At this point, I was functioning, and unless you knew me personally, you would have never known I was an alcoholic. On April 29, we went on our first date. Afterward, we went back to his home to have a few drinks and after hours of getting to know each other by talking only, he said to me, ‘I don’t want you to leave,’ and I never did. Over the course of the next few months, he noticed my alcoholism but loved me anyway. He loved me through my pain, my suffering, and my heartbreak, and he saw something in me I never saw in myself. On July 4, 2019, underneath the fireworks, he asked me to be his wife.

selfie from a high angle of a woman and a man who is wearing a white baseball hat
Courtesy of Kalena Jude Cipolla

The word ‘yes’ had never been said so easily or with such certainty, but I knew I could not go on this way. At this point, I was consuming over five boxes of wine a day, which is equivalent to 30 gallons, every day. My body was failing me, and I wanted a better life for myself. I wanted this marriage to work. I wanted my parents to be proud of me. I wanted my daughter back. I didn’t want to be the person people would cross the street to avoid anymore. So I made a choice, took a chance, and made the call to change. On September 25, I left for rehab. And for the first time, I awoke sober on September 26, and I have never drunk again since.

Courtesy of Kalena Jude Cipolla

Sober at Last

On October 26, 2019, I married my fourth and final husband on my 30th day sober. The one who loved me back to life was now my husband. In my one year sober, I started the journey of regaining custody of my daughter. And to this day, I am still battling my parents in court who refuse to give her back to me. Throughout these last almost three years, I have done everything I can to try to get back into my parents’ lives, but forgiving me is something they refuse to do. When we were ordered to court-appointed counseling, I sat in horror with the hottest slow rolling tears running down my face as my father said, ‘We want nothing to do with her.’ I was crushed, but I didn’t drink. I kept going. I keep trying, no matter what.

husband and wife during their wedding ceremony standing in front of each other holding hands with their eyes closed
Rachel Reinders

Every holiday, every Mother’s or Father’s Day, and every birthday, I find a way to send something to them to let them know their daughter is still here and loves them unconditionally. Making amends in recovery is not easy and not everyone is willing to accept you, but when it comes to my parents, I will never give up. I will show them I am no longer the addict or alcoholic who destroyed and broke their hearts, but I was a person who was lost and held captive to an addiction that had more power over me than I had over myself. I will have my parents one day, even if it takes my last breath, from me.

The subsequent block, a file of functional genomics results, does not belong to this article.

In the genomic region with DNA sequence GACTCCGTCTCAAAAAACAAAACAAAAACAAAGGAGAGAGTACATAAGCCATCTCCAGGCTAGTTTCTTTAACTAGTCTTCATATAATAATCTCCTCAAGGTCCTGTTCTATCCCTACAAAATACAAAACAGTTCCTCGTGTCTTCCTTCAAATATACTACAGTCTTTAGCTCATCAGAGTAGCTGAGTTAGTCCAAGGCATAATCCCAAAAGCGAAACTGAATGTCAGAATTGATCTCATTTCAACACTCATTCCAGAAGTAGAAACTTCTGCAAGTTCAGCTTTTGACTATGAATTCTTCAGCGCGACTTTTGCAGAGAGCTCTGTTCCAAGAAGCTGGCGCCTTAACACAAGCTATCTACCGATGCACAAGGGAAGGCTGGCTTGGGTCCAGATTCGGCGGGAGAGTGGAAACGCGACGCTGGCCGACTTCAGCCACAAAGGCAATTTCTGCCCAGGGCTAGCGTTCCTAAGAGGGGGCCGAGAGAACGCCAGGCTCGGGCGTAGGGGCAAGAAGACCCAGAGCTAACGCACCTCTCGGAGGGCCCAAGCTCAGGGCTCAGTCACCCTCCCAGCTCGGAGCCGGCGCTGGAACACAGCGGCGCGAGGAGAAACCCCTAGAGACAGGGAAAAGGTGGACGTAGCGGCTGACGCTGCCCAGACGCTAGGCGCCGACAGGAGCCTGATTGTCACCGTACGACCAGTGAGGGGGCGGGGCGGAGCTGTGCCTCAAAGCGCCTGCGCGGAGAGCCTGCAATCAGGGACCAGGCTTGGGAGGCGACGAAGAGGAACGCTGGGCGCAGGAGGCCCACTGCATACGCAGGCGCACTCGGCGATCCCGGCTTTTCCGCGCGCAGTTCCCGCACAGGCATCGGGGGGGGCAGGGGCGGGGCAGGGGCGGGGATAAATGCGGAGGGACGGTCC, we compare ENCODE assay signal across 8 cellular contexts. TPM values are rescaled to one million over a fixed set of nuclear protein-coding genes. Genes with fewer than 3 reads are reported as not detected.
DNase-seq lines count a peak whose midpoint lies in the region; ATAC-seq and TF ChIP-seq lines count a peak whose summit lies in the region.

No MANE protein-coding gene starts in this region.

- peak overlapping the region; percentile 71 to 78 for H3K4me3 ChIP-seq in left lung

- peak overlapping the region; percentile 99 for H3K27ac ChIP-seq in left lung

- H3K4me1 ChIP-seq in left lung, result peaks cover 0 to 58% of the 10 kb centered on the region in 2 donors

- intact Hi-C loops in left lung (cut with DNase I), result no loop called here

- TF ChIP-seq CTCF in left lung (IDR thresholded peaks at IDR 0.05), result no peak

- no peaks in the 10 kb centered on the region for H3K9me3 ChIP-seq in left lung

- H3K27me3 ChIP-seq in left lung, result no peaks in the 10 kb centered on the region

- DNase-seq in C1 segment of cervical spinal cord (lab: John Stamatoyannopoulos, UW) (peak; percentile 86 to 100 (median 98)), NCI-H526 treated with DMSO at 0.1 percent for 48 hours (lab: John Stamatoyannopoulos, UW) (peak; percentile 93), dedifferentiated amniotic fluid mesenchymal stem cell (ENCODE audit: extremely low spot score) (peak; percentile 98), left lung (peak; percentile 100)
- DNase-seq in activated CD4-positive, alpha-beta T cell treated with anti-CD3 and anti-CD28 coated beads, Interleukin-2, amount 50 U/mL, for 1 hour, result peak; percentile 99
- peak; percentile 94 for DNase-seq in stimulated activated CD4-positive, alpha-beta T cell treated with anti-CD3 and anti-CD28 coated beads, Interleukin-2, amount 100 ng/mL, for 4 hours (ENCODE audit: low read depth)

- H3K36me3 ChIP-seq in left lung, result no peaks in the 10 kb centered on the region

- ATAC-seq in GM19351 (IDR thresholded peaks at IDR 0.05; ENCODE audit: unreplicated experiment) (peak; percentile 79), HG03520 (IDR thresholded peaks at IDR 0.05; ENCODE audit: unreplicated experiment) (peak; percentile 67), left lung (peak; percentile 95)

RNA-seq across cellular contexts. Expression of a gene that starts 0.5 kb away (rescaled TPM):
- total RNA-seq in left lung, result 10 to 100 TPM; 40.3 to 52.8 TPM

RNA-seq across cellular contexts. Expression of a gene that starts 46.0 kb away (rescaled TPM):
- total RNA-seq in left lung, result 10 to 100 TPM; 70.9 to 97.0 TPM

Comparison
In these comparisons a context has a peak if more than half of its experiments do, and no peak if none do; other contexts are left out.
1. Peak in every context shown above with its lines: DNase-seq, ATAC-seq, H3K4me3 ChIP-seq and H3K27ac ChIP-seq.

selfie of mother and daughter sitting at a restaurant's table
Courtesy of Kalena Jude Cipolla

And even more, I will get my daughter back to full custody with no partial custody. No child deserves to be kept from their mother this way, and no matter how hard it gets, I will never give up. So that is who I was and where I came from. Today, I am over six years clean and almost three years sober. Today, I am the best mother I can be to my daughter while sharing custody until the battle is over. Today, I am a stepmother to two wonderful sons. Today, I am a wife who will celebrate our third wedding anniversary in October to a man who never gave up on me. Today, I have a budding career as a healthcare recruiter at a company that I adore everything they stand for.

Mom having a meal at a restaurant with her daughter and two step-sons
Courtesy of Kalena Jude Cipolla

Today, I am a friend to my small circle of friends. Today, I am one of the most sought-after sponsors in recovery. Today, I am a grateful and recovering addict and alcoholic named, Kalena Cipolla. We do recover and I refuse to be anonymous.”

selfie of mother and daughter wearing matching sweaters
Courtesy of Kalena Jude Cipolla

This story was submitted to Love What Matters by Kalena Jude Cipolla of Hopewell Township, Pennsylvania. Submit your own story here and be sure to subscribe to our free email newsletter for our best stories, and YouTube for our best videos.